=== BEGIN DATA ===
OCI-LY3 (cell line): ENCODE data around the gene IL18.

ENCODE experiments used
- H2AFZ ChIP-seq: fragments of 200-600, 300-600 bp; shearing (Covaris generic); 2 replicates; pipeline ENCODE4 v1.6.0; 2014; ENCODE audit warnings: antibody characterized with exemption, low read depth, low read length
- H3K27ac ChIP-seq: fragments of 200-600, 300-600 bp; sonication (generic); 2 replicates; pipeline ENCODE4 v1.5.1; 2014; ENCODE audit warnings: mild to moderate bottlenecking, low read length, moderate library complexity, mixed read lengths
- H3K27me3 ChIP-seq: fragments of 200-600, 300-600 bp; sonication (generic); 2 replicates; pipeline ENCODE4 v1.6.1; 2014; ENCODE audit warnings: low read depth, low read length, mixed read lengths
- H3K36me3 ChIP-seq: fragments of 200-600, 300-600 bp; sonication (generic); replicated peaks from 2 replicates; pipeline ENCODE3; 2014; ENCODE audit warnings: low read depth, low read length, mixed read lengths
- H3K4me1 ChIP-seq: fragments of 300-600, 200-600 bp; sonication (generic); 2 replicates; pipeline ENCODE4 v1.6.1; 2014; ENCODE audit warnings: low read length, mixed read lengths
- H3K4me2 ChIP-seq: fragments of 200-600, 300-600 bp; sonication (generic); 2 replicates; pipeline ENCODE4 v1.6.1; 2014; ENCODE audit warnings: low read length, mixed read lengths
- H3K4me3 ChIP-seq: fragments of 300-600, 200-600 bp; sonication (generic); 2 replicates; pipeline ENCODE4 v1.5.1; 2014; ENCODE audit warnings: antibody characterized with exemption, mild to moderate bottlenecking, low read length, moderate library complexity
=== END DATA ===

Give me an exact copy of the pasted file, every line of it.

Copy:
OCI-LY3 (cell line): ENCODE data around the gene IL18.

ENCODE experiments used
- H2AFZ ChIP-seq: fragments of 200-600, 300-600 bp; shearing (Covaris generic); 2 replicates; pipeline ENCODE4 v1.6.0; 2014; ENCODE audit warnings: antibody characterized with exemption, low read depth, low read length
- H3K27ac ChIP-seq: fragments of 200-600, 300-600 bp; sonication (generic); 2 replicates; pipeline ENCODE4 v1.5.1; 2014; ENCODE audit warnings: mild to moderate bottlenecking, low read length, moderate library complexity, mixed read lengths
- H3K27me3 ChIP-seq: fragments of 200-600, 300-600 bp; sonication (generic); 2 replicates; pipeline ENCODE4 v1.6.1; 2014; ENCODE audit warnings: low read depth, low read length, mixed read lengths
- H3K36me3 ChIP-seq: fragments of 200-600, 300-600 bp; sonication (generic); replicated peaks from 2 replicates; pipeline ENCODE3; 2014; ENCODE audit warnings: low read depth, low read length, mixed read lengths
- H3K4me1 ChIP-seq: fragments of 300-600, 200-600 bp; sonication (generic); 2 replicates; pipeline ENCODE4 v1.6.1; 2014; ENCODE audit warnings: low read length, mixed read lengths
- H3K4me2 ChIP-seq: fragments of 200-600, 300-600 bp; sonication (generic); 2 replicates; pipeline ENCODE4 v1.6.1; 2014; ENCODE audit warnings: low read length, mixed read lengths
- H3K4me3 ChIP-seq: fragments of 300-600, 200-600 bp; sonication (generic); 2 replicates; pipeline ENCODE4 v1.5.1; 2014; ENCODE audit warnings: antibody characterized with exemption, mild to moderate bottlenecking, low read length, moderate library complexity